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State ex rel. Sprague v. City of Madison

Citation. 555 N.W. 2d 409 (Wis. Ct. App. 1996).
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Brief Fact Summary.

Housemates declined to rent to another person because of her sexual orientation.

Synopsis of Rule of Law.

A city ordinance, which bans discrimination in housing based on sexual orientation is valid and applies when a person is denied housing based on her sexual orientation.


Two housemates advertised for two more housemates. Sprague (Plaintiff) was chosen, and when the other two extended an offer to her, they knew of her sexual orientation. Plaintiff accepted the offer and made a rent deposit. After the deposit was made, the other two informed her that they were withdrawing their offer because they were not comfortable living with a person of her sexual orientation. Plaintiff filed a complaint alleging discrimination based on sexual orientation.


Can a person be denied housing based on sexual orientation?


The relevant code prohibits any person having right of rental to refuse to rent to any person because of the person’s sexual orientation. The two housemates admit the only reason they withdrew their offer was because of Plaintiff’s sexual orientation.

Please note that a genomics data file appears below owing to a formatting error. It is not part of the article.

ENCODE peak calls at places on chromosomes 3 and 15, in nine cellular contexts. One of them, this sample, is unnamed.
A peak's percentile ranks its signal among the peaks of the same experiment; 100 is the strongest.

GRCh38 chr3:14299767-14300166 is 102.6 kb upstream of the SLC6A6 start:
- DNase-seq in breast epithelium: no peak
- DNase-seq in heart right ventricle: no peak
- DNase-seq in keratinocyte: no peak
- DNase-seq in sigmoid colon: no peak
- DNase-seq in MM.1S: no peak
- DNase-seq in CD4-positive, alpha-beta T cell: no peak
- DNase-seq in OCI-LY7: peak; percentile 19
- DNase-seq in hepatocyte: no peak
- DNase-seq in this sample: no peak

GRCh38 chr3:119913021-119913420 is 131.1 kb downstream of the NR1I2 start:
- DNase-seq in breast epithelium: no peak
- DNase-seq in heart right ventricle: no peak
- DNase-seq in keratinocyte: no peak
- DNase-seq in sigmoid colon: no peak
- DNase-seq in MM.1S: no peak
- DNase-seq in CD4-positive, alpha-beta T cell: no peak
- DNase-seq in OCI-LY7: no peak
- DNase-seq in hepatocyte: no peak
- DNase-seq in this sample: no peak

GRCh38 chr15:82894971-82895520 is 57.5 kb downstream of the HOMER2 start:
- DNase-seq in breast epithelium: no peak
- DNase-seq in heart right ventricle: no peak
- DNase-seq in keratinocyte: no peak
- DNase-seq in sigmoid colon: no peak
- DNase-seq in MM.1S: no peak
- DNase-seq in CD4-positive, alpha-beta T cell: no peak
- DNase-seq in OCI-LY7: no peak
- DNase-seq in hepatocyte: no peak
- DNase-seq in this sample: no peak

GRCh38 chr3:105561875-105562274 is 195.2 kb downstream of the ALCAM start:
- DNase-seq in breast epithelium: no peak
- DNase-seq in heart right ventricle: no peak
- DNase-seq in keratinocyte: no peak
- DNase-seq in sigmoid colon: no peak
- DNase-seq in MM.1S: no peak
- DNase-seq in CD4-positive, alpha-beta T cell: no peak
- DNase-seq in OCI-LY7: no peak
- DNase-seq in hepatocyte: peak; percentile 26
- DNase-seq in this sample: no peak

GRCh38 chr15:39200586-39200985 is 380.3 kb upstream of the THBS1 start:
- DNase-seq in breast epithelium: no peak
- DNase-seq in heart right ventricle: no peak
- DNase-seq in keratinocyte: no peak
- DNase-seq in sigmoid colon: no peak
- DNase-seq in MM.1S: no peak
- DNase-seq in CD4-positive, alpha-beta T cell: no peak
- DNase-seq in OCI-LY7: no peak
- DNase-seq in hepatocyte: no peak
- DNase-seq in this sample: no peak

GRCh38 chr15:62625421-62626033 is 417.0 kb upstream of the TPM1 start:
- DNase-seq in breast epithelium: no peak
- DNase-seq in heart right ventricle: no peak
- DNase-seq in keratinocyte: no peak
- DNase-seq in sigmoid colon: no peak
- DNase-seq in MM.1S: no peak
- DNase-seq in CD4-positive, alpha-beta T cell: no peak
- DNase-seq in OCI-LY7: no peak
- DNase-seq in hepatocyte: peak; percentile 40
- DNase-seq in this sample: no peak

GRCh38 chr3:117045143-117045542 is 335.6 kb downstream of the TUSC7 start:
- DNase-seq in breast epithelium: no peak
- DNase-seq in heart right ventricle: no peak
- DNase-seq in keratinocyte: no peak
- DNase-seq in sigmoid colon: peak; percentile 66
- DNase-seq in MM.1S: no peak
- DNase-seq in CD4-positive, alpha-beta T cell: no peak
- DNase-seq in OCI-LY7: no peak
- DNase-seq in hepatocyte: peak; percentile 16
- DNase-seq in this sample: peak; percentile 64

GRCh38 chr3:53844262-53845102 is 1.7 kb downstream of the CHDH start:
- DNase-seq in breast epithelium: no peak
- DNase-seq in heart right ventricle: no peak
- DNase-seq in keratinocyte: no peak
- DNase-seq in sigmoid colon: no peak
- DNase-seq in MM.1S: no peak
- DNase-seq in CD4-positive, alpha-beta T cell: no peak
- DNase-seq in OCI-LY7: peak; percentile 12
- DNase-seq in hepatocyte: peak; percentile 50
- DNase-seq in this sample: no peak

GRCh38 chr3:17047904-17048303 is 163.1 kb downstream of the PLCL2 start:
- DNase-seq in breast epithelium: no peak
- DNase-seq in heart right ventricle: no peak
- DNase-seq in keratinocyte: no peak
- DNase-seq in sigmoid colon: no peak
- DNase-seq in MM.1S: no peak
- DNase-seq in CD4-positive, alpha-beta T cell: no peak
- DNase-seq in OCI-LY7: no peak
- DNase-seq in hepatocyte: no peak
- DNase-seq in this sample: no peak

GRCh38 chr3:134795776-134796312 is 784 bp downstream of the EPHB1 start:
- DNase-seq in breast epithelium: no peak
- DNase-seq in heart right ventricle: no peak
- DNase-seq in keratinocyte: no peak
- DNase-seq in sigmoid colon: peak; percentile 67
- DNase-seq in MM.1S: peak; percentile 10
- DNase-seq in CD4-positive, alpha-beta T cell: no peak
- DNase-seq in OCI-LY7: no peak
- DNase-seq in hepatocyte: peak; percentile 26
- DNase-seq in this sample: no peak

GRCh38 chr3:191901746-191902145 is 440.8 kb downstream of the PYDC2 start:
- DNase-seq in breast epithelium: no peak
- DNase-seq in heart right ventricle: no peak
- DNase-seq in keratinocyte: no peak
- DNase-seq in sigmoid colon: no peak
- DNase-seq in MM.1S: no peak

The code applies to renting housing for profit, as is the case here, so cases that deal with the right to privacy in the home or family or the right to engage in First Amendment activity free of unwarranted governmental intrusion do not apply. The housemates relinquished their right to any such constitutional protection when they rented for profit.


Like discrimination based on race, marital status, and children, discrimination based on sex will not be protected by the courts, at least when it comes to real estate transactions.

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